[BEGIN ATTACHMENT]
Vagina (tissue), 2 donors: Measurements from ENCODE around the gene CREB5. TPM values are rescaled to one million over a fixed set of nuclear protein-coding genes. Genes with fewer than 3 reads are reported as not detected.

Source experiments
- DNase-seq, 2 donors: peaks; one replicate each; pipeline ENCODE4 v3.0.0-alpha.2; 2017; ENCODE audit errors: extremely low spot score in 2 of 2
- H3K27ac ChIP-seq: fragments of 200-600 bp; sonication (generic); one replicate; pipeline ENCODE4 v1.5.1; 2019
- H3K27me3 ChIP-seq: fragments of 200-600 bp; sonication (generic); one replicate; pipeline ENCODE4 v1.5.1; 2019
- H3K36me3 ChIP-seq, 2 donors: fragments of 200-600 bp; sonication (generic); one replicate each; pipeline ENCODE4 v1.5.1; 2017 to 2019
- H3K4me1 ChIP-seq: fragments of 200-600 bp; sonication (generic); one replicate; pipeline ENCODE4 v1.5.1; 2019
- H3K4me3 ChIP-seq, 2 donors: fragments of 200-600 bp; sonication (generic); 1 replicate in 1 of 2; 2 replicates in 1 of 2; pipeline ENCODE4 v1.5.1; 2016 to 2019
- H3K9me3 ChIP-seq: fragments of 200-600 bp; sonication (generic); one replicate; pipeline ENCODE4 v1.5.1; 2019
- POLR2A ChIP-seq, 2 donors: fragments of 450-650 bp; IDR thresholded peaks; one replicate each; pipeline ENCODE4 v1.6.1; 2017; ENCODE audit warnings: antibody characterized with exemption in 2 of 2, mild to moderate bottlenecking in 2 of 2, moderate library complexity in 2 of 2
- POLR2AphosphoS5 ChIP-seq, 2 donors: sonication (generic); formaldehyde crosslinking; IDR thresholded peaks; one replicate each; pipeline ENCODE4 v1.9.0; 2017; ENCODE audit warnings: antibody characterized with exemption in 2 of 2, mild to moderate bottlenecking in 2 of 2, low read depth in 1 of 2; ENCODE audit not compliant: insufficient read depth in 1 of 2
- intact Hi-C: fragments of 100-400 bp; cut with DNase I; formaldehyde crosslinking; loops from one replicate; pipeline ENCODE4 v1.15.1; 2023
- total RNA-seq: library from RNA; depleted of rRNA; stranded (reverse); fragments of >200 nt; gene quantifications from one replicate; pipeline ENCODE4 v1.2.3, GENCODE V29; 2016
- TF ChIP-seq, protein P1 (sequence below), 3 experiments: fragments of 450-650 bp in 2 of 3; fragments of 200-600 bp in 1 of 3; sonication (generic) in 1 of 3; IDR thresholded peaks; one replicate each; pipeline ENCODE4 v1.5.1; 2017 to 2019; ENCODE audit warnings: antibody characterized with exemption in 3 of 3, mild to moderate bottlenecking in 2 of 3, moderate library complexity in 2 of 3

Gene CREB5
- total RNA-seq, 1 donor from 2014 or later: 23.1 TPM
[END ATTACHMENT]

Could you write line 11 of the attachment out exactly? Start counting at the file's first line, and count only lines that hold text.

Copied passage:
- POLR2AphosphoS5 ChIP-seq, 2 donors: sonication (generic); formaldehyde crosslinking; IDR thresholded peaks; one replicate each; pipeline ENCODE4 v1.9.0; 2017; ENCODE audit warnings: antibody characterized with exemption in 2 of 2, mild to moderate bottlenecking in 2 of 2, low read depth in 1 of 2; ENCODE audit not compliant: insufficient read depth in 1 of 2